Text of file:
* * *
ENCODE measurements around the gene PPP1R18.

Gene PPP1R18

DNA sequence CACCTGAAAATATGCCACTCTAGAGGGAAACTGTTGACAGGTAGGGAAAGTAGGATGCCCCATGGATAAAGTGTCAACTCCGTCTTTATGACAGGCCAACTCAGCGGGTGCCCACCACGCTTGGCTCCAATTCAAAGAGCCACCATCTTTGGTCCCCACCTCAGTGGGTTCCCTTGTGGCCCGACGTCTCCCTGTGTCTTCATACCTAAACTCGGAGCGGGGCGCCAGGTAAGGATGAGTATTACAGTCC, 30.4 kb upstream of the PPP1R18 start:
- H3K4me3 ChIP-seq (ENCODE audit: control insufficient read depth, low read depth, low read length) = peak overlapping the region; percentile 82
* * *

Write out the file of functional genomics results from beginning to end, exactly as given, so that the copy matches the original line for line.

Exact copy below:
ENCODE measurements around the gene PPP1R18.

Gene PPP1R18

DNA sequence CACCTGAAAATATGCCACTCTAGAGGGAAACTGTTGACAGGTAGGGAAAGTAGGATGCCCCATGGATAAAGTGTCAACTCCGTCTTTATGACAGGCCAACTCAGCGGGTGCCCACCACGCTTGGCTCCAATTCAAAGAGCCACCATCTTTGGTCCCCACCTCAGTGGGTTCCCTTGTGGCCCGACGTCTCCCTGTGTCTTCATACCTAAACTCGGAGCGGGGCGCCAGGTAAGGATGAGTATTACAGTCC, 30.4 kb upstream of the PPP1R18 start:
- H3K4me3 ChIP-seq (ENCODE audit: control insufficient read depth, low read depth, low read length) = peak overlapping the region; percentile 82